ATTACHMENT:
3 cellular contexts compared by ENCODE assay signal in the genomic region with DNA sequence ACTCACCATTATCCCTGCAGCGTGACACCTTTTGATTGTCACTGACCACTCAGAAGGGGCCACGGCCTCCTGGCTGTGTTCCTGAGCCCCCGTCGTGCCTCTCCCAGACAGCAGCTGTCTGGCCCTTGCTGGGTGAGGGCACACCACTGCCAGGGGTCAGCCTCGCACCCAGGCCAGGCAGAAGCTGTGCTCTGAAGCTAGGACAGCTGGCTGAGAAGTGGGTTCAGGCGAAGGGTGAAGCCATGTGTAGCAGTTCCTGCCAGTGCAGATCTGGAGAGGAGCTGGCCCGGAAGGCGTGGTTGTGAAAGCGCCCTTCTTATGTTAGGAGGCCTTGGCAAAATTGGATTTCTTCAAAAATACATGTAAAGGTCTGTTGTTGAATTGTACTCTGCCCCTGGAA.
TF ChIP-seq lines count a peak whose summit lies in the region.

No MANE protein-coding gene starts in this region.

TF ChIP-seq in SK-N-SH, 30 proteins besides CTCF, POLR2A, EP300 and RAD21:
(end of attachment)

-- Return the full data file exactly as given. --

3 cellular contexts compared by ENCODE assay signal in the genomic region with DNA sequence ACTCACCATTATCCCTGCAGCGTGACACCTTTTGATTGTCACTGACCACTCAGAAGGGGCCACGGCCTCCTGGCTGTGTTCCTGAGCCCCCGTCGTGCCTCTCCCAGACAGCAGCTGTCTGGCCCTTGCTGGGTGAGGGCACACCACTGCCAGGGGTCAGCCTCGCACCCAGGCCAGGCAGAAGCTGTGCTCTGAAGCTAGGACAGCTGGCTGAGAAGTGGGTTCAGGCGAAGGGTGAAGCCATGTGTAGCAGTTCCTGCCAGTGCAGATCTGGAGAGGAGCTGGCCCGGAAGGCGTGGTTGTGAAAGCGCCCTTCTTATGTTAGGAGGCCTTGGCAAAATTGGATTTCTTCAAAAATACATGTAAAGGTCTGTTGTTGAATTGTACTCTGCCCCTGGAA.
TF ChIP-seq lines count a peak whose summit lies in the region.

No MANE protein-coding gene starts in this region.

TF ChIP-seq in SK-N-SH, 30 proteins besides CTCF, POLR2A, EP300 and RAD21: